The interpreter will take the tuple's first element as the exception
type (recursively), making the above fully equivalent to ::

    raise E1, V
As of Python 3.0, support for raising tuples like this will be
dropped. This change will bring ``raise`` statements into line with
the ``throw()`` method on generator objects, which already disallows

Compatibility Issues

All two- and three-expression ``raise`` statements will require
modification, as will all two- and three-expression ``throw()`` calls
on generators. Fortunately, the translation from Python 2.x to
Python 3.x in this case is simple and can be handled mechanically
by Guido van Rossum's 2to3 utility [#2to3]_ using the ``raise`` and
``throw`` fixers ([#raise-fixer]_, [#throw-fixer]_).

The following translations will be performed:

1. Zero- and one-expression ``raise`` statements will be left
2. Two-expression ``raise`` statements will be converted from ::
        raise E, V
   to ::
        raise E(V)
   Two-expression ``throw()`` calls will be converted from ::
        generator.throw(E, V)
   to ::
   See point #5 for a caveat to this transformation.
3. Three-expression ``raise`` statements will be converted from ::

        raise E, V, T
   to ::
        e = E(V)
        e.__traceback__ = T
        raise e
   Three-expression ``throw()`` calls will be converted from ::
        generator.throw(E, V, T)
   to ::
        e = E(V)
        e.__traceback__ = T
   See point #5 for a caveat to this transformation.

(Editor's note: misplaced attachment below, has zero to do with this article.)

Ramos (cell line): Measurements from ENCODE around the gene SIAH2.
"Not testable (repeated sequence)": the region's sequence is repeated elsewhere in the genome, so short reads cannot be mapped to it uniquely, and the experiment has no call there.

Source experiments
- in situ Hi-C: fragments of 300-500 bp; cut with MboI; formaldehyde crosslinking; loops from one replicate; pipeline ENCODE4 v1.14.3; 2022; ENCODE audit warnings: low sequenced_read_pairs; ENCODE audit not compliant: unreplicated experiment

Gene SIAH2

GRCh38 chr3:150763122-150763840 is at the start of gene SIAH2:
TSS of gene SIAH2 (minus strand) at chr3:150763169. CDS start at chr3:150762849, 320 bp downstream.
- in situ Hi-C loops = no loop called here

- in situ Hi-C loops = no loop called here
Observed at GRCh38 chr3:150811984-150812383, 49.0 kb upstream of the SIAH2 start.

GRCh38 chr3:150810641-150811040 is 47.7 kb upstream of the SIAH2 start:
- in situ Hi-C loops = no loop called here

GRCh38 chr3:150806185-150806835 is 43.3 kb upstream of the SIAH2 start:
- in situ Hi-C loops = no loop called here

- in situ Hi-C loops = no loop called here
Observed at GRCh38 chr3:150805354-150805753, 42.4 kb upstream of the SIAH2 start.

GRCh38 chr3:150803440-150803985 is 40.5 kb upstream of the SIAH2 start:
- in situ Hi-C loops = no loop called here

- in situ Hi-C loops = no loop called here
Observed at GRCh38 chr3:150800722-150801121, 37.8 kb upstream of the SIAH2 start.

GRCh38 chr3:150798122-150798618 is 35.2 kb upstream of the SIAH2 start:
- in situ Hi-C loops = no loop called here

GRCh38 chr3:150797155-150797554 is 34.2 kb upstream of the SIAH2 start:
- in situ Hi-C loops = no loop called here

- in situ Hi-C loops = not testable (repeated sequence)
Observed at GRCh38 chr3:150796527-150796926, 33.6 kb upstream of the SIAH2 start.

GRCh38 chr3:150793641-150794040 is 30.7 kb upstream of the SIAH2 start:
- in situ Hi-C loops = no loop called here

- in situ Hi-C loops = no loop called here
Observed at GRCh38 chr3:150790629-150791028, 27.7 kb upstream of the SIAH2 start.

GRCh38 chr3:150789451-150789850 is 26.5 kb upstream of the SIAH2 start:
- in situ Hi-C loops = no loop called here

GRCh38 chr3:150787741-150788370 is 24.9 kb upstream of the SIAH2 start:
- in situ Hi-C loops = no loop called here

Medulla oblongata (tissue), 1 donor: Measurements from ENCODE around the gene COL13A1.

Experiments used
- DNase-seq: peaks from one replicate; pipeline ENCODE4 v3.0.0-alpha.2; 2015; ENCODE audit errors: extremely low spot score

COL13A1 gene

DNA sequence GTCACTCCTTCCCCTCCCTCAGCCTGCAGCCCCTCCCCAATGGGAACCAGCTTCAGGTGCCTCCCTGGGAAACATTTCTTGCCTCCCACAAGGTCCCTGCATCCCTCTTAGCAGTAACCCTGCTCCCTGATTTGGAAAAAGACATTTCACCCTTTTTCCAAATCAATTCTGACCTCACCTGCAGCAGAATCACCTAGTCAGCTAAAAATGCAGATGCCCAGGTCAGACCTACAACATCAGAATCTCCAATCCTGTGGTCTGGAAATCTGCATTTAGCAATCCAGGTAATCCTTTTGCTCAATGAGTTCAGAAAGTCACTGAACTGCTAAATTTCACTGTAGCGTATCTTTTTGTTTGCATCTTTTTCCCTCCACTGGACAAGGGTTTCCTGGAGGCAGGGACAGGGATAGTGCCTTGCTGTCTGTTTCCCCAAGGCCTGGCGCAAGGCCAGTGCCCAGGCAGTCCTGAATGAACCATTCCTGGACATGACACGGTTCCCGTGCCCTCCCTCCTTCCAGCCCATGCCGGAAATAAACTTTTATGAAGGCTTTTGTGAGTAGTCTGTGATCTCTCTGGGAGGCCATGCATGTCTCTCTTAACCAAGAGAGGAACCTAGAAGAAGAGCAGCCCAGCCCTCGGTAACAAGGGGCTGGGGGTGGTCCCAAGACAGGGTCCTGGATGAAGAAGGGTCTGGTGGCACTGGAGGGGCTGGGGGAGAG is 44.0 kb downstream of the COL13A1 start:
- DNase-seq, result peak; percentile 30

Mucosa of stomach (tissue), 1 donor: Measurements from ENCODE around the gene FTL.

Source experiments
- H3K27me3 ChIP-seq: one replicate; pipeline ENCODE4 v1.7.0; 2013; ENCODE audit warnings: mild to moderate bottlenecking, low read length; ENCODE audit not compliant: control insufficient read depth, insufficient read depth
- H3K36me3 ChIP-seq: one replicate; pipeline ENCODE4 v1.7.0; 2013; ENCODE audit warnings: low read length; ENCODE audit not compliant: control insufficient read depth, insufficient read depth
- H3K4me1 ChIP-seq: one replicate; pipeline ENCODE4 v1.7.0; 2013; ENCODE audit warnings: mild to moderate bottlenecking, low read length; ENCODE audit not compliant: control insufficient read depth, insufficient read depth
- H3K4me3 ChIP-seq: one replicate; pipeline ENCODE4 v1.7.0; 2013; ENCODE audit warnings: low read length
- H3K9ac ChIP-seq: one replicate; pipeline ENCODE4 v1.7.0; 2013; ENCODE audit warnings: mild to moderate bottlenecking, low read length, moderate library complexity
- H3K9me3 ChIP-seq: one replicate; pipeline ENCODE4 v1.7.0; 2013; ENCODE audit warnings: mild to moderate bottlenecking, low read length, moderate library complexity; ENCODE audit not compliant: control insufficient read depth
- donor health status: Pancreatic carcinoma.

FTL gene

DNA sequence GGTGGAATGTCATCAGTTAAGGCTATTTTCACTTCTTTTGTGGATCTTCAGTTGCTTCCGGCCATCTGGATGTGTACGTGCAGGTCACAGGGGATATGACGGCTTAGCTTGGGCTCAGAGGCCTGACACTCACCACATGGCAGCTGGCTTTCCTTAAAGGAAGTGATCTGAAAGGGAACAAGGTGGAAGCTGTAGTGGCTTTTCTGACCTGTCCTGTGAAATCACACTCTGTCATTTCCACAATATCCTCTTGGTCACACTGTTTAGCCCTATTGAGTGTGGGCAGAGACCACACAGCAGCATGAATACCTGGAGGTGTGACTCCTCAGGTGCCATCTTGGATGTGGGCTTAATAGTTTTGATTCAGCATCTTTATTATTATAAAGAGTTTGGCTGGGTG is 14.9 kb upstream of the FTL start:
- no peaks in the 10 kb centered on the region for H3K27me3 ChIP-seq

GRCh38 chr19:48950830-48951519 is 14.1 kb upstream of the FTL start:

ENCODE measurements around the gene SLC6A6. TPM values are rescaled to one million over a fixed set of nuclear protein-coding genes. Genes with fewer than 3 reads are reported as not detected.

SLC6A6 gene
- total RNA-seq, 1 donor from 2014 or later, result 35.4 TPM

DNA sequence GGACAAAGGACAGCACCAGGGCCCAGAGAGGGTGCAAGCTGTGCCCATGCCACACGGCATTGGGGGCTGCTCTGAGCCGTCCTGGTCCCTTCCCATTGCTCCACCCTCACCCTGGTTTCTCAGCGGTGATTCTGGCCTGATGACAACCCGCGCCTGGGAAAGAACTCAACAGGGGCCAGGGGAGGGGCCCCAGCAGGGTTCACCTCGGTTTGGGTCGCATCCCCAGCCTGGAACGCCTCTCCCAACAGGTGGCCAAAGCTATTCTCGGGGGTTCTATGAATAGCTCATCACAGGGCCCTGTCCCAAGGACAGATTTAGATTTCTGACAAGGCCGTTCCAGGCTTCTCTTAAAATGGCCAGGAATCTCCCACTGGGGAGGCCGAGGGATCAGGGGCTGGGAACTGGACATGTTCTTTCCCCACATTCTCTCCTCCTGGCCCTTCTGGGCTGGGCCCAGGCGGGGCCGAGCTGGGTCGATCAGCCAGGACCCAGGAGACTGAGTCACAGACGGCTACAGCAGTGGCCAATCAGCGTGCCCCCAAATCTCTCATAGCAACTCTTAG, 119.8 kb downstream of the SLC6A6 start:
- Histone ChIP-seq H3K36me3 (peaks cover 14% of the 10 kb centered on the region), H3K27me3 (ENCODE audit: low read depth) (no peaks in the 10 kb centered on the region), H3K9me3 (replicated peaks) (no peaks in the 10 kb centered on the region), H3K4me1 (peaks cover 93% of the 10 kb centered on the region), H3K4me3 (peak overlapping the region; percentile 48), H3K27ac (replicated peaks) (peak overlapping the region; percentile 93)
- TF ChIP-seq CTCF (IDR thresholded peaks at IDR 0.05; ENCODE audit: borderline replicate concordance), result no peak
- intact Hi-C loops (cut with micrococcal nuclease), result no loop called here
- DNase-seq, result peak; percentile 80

4. Two- and three-expression ``raise`` statements where ``E`` is a
   tuple literal can be converted automatically using ``2to3``'s
   ``raise`` fixer. ``raise`` statements where ``E`` is a non-literal
   tuple, e.g., the result of a function call, will need to be
   converted manually.
5. Two- and three-expression ``raise`` statements where ``E`` is an
   exception class and ``V`` is an exception instance will need
   special attention. These cases break down into two camps:
   1. ``raise E, V`` as a long-hand version of the zero-argument
      ``raise`` statement. As an example, assuming F is a subclass
      of E ::
          except F as V:
              raise F(V)
          except E as V:
      This would be better expressed as ::
          except F:
          except E as V:
   2. ``raise E, V`` as a way of "casting" an exception to another
      class. Taking an example from
      distutils.compiler.unixcompiler ::
           except DistutilsExecError as msg:
               raise CompileError(msg)
      This would be better expressed as ::
           except DistutilsExecError as msg:
               raise CompileError from msg
      Using the ``raise ... from ...`` syntax introduced in
      PEP 344.


This PEP was implemented in revision 57783 [#r57783]_.


.. [#zen]
.. [#grammar]
.. [#throw-sig]
.. [#pep344]
.. [#pep352]
.. [#amk-line-noise]

.. [#guido-declaration]
.. [#2to3]
.. [#raise-fixer]
.. [#throw-fixer]

.. [#r57783]


This document has been placed in the public domain.